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Health Care, Religion, and the Never Ending Assault on the Affordable Care Act

The Huffington Post The Huffington Post 21/03/2016 Simona Grossi
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The Affordable Care Act and its implementing regulations require group health insurance plans and health insurance issuers to cover women's preventive care, including the provision of contraceptive services. If an employer's health plan does not include the required coverage, the employer will be subject to economic penalties. Certain religious employers, such as houses of worship, are exempt from this requirement. Other religious employers, for example hospitals or certain closely held for-profit corporations, are entitled to an opt-out "accommodation" if they notify the government of a religiously based objection to the services in question and provide the government with their insurer's or third-party administrator's contact information. If a religious employer invokes the accommodation, the cost of any contraceptive services will be passed on to the employer's insurer, third-party administrator, or the government. The employer will not be liable for any of these costs.
This week, the Supreme Court will hear oral arguments in seven consolidated cases (Zubik v. Burwell) brought by religious employers who challenge the above-described accommodation as a violation of the Religious Freedom Restoration Act ("RFRA"). That stature prohibits the federal government from imposing a substantial burden on any person's free exercise of religion unless doing so represents the least restrictive means of advancing a compelling governmental interest. The plaintiffs in each of these cases are religious non-profit or for-profit employers. They object to the provision of contraceptive services on religious grounds. None of them is eligible for the statutory exemption, but each is eligible for the accommodation. Nonetheless, they claim that the terms of the accommodation violate RFRA by imposing a substantial burden on their religious practices. They argue that their religious rights are substantially burdened by requiring them to provide the government with the contact information of their respective insurers or third-party administrators. This, they argue, forces them to participate in the delivery of the objectionable coverage to their beneficiaries. In essence, they argue that the government's offer to accommodate their religious practices, in fact, violates those practices.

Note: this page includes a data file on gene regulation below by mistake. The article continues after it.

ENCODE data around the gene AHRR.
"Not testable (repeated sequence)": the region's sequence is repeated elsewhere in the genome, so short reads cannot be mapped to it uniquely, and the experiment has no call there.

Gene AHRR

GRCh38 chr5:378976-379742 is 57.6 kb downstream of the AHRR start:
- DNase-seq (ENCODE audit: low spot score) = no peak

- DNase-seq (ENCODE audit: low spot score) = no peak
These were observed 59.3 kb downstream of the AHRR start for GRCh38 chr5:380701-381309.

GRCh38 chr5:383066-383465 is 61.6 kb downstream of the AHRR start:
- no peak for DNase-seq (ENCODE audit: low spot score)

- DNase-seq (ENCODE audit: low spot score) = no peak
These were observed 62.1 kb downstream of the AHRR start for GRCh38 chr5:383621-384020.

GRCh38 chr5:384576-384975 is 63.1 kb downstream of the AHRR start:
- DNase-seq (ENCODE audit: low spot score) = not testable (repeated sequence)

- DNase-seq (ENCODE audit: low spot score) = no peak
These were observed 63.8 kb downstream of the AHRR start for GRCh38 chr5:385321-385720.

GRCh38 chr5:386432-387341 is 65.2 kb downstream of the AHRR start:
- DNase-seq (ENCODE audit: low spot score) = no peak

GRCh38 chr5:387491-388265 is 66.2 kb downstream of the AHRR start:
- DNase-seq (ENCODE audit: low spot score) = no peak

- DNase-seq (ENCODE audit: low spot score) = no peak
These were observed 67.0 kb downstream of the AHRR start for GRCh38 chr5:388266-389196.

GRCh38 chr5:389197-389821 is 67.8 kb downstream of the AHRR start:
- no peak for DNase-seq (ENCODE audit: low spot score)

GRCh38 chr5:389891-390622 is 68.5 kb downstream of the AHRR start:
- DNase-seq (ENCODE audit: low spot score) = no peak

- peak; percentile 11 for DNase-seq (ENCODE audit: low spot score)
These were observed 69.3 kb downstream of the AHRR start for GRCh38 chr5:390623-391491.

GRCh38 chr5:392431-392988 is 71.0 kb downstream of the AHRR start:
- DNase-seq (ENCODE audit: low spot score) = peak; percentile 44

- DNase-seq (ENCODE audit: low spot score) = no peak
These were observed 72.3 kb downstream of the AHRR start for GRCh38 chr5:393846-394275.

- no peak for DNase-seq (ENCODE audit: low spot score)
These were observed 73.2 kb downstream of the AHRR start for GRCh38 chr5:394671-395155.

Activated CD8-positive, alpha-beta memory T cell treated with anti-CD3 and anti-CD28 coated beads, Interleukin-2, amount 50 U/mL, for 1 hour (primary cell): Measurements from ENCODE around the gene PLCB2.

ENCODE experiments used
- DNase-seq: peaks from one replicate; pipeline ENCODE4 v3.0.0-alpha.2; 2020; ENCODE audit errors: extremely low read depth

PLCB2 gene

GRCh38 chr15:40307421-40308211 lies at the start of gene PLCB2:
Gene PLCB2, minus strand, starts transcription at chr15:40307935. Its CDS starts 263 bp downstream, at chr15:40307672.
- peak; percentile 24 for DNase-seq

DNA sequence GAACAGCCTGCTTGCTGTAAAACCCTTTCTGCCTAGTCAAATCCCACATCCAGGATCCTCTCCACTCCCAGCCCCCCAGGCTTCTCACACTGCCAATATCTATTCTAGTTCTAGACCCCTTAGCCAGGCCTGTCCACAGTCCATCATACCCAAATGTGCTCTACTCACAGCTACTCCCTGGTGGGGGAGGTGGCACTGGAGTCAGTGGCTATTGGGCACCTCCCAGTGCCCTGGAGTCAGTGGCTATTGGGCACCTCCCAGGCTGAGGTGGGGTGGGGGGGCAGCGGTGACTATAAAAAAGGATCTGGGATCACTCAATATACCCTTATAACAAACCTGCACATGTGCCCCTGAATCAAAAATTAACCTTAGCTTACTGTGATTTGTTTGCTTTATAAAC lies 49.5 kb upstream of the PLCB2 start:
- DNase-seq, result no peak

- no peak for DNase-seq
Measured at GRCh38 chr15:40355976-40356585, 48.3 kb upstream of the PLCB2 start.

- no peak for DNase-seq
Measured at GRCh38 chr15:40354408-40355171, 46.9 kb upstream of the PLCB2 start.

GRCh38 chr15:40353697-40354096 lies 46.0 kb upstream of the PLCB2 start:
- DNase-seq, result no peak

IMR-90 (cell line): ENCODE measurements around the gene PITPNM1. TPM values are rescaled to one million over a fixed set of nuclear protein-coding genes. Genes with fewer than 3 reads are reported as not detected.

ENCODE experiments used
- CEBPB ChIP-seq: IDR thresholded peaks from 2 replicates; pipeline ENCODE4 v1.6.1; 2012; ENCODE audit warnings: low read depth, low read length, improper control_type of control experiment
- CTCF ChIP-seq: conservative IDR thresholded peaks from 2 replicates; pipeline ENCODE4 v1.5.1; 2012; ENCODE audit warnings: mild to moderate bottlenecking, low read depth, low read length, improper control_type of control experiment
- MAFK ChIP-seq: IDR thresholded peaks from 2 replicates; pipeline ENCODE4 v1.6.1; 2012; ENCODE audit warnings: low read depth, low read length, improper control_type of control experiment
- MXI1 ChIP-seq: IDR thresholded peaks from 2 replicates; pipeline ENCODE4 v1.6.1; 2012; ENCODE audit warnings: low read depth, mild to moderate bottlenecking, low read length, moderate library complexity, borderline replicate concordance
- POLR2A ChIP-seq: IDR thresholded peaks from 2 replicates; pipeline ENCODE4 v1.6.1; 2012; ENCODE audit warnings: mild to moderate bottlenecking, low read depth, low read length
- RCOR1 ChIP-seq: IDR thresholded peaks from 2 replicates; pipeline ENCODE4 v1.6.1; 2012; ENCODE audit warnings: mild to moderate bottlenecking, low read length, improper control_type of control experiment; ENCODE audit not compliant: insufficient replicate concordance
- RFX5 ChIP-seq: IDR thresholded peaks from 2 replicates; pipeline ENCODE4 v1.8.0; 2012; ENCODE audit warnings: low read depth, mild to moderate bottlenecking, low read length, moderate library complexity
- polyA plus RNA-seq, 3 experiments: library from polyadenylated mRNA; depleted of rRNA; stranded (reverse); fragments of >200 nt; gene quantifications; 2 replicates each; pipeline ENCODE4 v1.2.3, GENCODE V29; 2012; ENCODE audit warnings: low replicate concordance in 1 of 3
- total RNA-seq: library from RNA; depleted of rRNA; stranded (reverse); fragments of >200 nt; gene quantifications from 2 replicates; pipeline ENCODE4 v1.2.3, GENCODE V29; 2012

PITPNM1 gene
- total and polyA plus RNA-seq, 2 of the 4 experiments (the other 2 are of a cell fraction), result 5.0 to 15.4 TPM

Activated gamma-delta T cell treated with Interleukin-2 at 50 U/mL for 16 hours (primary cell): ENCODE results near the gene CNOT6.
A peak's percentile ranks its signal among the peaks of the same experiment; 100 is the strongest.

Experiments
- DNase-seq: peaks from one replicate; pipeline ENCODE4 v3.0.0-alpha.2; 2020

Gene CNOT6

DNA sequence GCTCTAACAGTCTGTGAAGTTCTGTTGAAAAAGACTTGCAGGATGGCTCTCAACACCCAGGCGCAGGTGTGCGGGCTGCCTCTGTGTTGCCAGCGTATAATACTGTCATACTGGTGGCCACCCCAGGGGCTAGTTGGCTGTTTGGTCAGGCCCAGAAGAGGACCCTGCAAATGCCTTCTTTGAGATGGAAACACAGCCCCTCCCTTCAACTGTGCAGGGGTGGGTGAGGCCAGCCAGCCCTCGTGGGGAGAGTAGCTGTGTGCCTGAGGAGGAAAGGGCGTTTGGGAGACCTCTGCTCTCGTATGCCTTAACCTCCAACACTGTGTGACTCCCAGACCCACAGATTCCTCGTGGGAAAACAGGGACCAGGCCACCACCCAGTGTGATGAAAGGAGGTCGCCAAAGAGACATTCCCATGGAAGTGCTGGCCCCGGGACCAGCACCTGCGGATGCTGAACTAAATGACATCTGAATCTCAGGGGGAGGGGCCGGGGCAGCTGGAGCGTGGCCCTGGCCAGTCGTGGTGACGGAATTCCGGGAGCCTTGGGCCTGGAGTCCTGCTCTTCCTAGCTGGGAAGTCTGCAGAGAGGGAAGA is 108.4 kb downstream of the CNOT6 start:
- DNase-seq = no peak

Under Burwell v. Hobby Lobby, 134 S.Ct. 2757 (2014), a federal law "substantially burdens" a religious practice if that law dictates that religious adherents must take (or forgo) any action contrary to their sincere religious beliefs. The substantial-burden standard is met, therefore, if the government demands that a religious adherent engage in conduct that "seriously" violates her religious beliefs by imposing substantial economic consequences on her choice to adhere to those beliefs. According to the plaintiffs, this test is met here as the government is forcing them to pay heavy economic penalties if they insist on providing insurance coverage only in accordance with their religious beliefs.